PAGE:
Mini Olympians promote healthy lifestyles while enjoying Olympic Week

  • Published
  • By Airman 1st Class Erick Requadt
  • 23rd Wing Public Affairs

Kids dodged paintballs, splashed in the pool and more as Moody’s Youth Center hosted their annual Olympic Week here from June 12 through15.

The week featured an ensemble of different events for the 89 kids to promote unity and healthy lifestyles in an engaging way and concluded on Olympic Day, which included events such as sack races, egg and spoon races, and hula-hooping.

“It helps them realize that participation in sports regarding the Olympic cycle [isn’t] just based off of gender, your fitness ability; it’s for you to get out and have a good time,” said Ashleigh Stafford, Youth Center teen program director. “I think kids tend to lose that, and that’s one of the things that we pride ourselves on doing during the summer time is getting them outside of that, bring back social interaction, promote the physical fitness, and actually have fun with friends, even if you don’t know them.”

Shanice Myrick, Youth Center child and youth program assistant, felt with the children being military dependents, having Olympic Week was a fun way to boost their sense of unity and self-confidence.

“They’re military dependents and that’s stressful,” Myrick said. “Definitely, the two main things will be teamwork and physical activity, because we’re always trying to focus on teambuilding. Whenever you feel like you’re a part of a bigger picture, it gives you more self-confidence and that definitely helps these children with all the different struggles they have going on, because they definitely have more than most.”

Myrick felt that regardless of what activity the children were playing, for all of them there was an overall excitement and enthusiasm seen.

Nevaeh, daughter of Master Sgt. Marvin Wallace, 23rd Maintenance Group first sergeant, said she gained an appreciation for what the staff had done in promoting the healthy lifestyles in fun new ways.

“It was a lot of fun ways to exercise,” Nevaeh said. “When we did the jump rope, I felt like that was a healthy, fun way. It also gives you ideas that you can do at home and that helps you out a lot.”

 

 

 

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Mini Olympians promote healthy lifestyles while enjoying Olympic Week

  • Published
  • By Airman 1st Class Erick Requadt
  • 23rd Wing Public Affairs

Kids dodged paintballs, splashed in the pool and more as Moody’s Youth Center hosted their annual Olympic Week here from June 12 through15.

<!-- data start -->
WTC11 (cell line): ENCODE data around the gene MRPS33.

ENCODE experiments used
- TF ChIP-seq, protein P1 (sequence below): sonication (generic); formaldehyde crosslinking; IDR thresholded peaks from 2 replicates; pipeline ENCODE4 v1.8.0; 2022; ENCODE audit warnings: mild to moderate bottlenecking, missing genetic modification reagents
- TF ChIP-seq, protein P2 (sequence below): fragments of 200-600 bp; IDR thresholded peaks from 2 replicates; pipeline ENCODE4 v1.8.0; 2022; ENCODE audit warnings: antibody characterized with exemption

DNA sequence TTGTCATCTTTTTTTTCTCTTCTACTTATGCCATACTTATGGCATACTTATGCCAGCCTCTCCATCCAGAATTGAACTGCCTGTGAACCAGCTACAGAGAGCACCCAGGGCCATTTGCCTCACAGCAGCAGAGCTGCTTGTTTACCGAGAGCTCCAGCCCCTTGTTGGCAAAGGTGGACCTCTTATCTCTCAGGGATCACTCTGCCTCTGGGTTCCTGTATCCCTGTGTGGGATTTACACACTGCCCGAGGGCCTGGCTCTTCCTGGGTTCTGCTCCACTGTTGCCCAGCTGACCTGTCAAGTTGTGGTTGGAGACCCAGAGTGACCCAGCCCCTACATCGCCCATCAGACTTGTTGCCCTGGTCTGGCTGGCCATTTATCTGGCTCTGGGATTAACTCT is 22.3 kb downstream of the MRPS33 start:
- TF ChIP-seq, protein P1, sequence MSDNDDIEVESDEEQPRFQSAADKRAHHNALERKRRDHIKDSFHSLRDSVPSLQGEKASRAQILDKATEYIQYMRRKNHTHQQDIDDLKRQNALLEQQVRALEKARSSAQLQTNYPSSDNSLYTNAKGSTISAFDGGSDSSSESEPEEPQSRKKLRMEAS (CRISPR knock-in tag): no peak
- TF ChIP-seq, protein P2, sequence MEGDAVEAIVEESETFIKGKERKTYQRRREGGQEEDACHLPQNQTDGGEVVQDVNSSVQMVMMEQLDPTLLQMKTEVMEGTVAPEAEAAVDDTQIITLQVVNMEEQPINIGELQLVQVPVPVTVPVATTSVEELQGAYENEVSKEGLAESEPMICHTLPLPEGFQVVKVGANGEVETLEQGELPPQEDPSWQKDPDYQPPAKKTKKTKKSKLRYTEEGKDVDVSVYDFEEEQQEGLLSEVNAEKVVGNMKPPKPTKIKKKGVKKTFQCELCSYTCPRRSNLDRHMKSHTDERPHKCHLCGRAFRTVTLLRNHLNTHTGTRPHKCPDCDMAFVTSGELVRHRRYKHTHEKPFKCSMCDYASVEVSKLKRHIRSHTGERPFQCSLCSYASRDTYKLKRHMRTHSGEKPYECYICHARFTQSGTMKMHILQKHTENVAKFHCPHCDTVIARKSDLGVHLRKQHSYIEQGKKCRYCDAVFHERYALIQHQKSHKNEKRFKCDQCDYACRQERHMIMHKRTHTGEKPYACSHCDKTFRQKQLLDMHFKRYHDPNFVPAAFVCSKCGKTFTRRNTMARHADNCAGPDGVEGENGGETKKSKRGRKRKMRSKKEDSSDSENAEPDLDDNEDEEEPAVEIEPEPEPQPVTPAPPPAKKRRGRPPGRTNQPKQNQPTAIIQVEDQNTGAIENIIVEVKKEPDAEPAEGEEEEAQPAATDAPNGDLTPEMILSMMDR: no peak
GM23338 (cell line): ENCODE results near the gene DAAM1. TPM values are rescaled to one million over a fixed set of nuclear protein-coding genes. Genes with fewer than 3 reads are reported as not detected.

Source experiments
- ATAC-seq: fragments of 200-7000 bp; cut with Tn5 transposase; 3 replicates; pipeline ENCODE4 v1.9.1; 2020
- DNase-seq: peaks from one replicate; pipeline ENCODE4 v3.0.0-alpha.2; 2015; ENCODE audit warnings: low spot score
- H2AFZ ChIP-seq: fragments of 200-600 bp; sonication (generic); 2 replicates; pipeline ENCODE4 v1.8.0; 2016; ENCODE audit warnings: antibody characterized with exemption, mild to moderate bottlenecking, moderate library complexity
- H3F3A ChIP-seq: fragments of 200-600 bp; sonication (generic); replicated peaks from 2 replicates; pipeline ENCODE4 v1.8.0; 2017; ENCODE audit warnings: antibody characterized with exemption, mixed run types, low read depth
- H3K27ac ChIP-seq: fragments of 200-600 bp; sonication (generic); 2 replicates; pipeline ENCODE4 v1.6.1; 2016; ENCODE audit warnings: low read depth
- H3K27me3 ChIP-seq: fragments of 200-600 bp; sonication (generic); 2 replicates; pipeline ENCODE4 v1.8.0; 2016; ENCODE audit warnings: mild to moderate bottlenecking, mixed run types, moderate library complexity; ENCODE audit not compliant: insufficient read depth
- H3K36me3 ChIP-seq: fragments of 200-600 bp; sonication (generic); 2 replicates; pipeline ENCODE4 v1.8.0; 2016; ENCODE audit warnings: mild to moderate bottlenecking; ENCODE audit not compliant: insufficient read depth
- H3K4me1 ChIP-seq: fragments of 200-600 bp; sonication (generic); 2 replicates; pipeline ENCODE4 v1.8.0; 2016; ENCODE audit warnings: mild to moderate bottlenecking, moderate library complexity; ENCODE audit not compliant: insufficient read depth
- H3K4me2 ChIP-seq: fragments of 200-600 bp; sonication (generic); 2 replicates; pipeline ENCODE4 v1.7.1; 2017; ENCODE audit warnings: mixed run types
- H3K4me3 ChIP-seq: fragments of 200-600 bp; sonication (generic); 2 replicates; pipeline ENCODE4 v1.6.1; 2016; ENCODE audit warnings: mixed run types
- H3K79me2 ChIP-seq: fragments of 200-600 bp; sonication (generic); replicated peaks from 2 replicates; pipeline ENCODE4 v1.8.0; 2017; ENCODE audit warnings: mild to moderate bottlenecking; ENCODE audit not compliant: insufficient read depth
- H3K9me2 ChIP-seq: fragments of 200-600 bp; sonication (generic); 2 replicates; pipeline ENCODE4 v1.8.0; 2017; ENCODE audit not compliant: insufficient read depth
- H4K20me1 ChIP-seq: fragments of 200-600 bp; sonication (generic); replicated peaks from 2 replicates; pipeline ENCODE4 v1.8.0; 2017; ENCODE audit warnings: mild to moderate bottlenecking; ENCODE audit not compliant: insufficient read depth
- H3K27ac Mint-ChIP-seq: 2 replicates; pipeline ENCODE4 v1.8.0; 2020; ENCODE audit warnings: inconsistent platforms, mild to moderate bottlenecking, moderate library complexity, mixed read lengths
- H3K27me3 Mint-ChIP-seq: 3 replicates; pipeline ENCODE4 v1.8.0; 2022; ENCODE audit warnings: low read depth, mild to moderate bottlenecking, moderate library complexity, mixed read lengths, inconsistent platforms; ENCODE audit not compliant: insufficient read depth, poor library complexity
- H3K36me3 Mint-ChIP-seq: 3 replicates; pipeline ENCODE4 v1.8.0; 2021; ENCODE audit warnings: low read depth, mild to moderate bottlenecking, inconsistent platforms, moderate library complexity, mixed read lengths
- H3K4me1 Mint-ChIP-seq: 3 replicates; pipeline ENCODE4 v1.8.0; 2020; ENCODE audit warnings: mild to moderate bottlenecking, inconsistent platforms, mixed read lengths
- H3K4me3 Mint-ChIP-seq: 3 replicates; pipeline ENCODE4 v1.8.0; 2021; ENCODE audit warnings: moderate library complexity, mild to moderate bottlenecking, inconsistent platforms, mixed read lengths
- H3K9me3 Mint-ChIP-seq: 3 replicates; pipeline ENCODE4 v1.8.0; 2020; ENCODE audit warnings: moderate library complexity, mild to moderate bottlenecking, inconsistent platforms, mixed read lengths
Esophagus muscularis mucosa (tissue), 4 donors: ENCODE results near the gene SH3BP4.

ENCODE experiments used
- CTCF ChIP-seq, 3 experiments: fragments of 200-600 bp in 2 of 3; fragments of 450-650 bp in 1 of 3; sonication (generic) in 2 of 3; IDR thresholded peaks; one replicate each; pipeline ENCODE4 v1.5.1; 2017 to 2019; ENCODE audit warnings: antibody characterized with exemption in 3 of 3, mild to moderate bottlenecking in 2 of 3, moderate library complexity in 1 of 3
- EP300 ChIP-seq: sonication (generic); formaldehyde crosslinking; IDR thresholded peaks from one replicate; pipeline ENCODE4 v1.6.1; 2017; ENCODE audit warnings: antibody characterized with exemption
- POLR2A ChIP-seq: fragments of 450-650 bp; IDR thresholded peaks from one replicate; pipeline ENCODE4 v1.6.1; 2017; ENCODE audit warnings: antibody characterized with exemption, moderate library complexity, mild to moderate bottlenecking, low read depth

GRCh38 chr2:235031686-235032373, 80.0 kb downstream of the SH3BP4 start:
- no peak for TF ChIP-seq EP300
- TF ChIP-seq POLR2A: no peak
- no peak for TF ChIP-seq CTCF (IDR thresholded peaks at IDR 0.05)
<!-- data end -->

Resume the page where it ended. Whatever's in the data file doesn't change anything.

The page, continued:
The week featured an ensemble of different events for the 89 kids to promote unity and healthy lifestyles in an engaging way and concluded on Olympic Day, which included events such as sack races, egg and spoon races, and hula-hooping.

“It helps them realize that participation in sports regarding the Olympic cycle [isn’t] just based off of gender, your fitness ability; it’s for you to get out and have a good time,” said Ashleigh Stafford, Youth Center teen program director. “I think kids tend to lose that, and that’s one of the things that we pride ourselves on doing during the summer time is getting them outside of that, bring back social interaction, promote the physical fitness, and actually have fun with friends, even if you don’t know them.”

Shanice Myrick, Youth Center child and youth program assistant, felt with the children being military dependents, having Olympic Week was a fun way to boost their sense of unity and self-confidence.

“They’re military dependents and that’s stressful,” Myrick said. “Definitely, the two main things will be teamwork and physical activity, because we’re always trying to focus on teambuilding. Whenever you feel like you’re a part of a bigger picture, it gives you more self-confidence and that definitely helps these children with all the different struggles they have going on, because they definitely have more than most.”

Myrick felt that regardless of what activity the children were playing, for all of them there was an overall excitement and enthusiasm seen.

Nevaeh, daughter of Master Sgt. Marvin Wallace, 23rd Maintenance Group first sergeant, said she gained an appreciation for what the staff had done in promoting the healthy lifestyles in fun new ways.

“It was a lot of fun ways to exercise,” Nevaeh said. “When we did the jump rope, I felt like that was a healthy, fun way. It also gives you ideas that you can do at home and that helps you out a lot.”